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Recovery of Meteorological Data for the Observatory of A Guarda, Spain

Recovery of Meteorological Data for the Observatory of A Guarda, Spain

  • Juan A. Añel, 
  • Marcos Blanco-Durán, 
  • Luis Gimeno, 
  • Laura de la Torre


We herein describe the recovery of a series of data on temperature, humidity, precipitation, evaporation, wind, and local weather conditions from documentary sources obtained from the Jesuit observatory of A Guarda (Galicia, Spain) for the period 1881–1896. The data were digitized and made available in accessible electronic formats. Comparisons were made with present-day meteorological data obtained from two nearby stations. We further believe that the discovery of some new complementary documentary sources made during the present research could be a basis for future data recovery efforts. Among these new results, early ozone data from the period are of outstanding importance to meteorologists.


The recovery of instrumental meteorological records from printed manuscripts are of great importance for paleo-climatological studies [1]. The International Environmental Data Rescue Organization (IEDRO) states that the main benefits of data recovery lie in the study of climate change, as well as for disease prevention, flood forecasting, the design of safer infraestructure, the prevention of famine and for the general understanding of climate in historical terms. According to the World Meteorological Organization (WMO), such recovery includes the storage of the recovered data in the form of digital media that are easy to read and access [2]. The WMO recently introduced the Mediterranean climate data rescue (MEDARE) initiative, with the aim of developing and improving data recovery activities for the Greater Mediterranean Region [3]. They have been launched in the last years the “Data Rescue at Home” ( project as an “attempt to digitize historical weather data from all over the globe and the “International Atmospheric Circulation Reconstructions over the Earth (ACRE)” initiative [4]. Instrumental data recovery is of great importance for years before 1940’s because of the lack of good meteorological records, and some efforts have already been made in respect of the North Atlantic region, for example, to reconstruct time series pertaining to the North Atlantic Oscillation (NAO) [5], which is the dominant mode of variability of winter climate in the North Atlantic region [6], [7]. Particularly important in studies of this type are the Spanish historical archives, which are recognized to be a vast store of meteorological information that deserve special attention and could be used as a basis for data recovery efforts [8], [9].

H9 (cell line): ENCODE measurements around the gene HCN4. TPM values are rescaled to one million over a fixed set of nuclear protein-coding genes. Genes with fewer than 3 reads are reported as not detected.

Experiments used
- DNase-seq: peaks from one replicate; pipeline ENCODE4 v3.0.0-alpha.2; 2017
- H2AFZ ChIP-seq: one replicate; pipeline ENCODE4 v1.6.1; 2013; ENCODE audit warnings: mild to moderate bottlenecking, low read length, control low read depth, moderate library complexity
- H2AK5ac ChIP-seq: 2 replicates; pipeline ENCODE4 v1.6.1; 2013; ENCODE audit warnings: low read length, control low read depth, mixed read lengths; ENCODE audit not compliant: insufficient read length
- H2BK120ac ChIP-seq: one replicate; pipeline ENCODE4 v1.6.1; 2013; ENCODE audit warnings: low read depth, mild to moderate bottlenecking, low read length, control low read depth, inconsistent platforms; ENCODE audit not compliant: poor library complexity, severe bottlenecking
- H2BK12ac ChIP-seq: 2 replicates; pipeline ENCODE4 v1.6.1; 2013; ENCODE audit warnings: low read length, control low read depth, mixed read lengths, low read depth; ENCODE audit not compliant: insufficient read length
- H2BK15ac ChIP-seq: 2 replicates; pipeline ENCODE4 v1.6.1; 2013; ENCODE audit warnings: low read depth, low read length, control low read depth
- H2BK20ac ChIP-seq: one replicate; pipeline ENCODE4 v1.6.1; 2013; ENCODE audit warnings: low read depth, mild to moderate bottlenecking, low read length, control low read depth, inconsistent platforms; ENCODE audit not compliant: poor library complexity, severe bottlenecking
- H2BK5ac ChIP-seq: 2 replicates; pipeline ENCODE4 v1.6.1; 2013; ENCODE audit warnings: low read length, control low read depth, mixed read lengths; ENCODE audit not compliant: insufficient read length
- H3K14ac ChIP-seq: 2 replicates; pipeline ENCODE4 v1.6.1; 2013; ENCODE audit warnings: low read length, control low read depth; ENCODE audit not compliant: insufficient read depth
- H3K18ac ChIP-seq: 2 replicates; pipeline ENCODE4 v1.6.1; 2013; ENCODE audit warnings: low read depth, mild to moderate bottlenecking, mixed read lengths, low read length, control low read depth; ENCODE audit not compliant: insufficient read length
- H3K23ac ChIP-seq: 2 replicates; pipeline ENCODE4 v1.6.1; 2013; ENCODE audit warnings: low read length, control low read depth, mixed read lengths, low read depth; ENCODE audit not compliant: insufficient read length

The Society of Jesus (the “Jesuits”) has maintained an interest in the natural sciences since its foundation in 1540. The results of such a scientific tradition (documentary sources, observatories, reports, etc.) are of broad interest in several disciplines, with meteorological and climatological studies being among the most prominent. The Jesuits were a highly educated community and the reliability of their data is likely to be high [10], [11].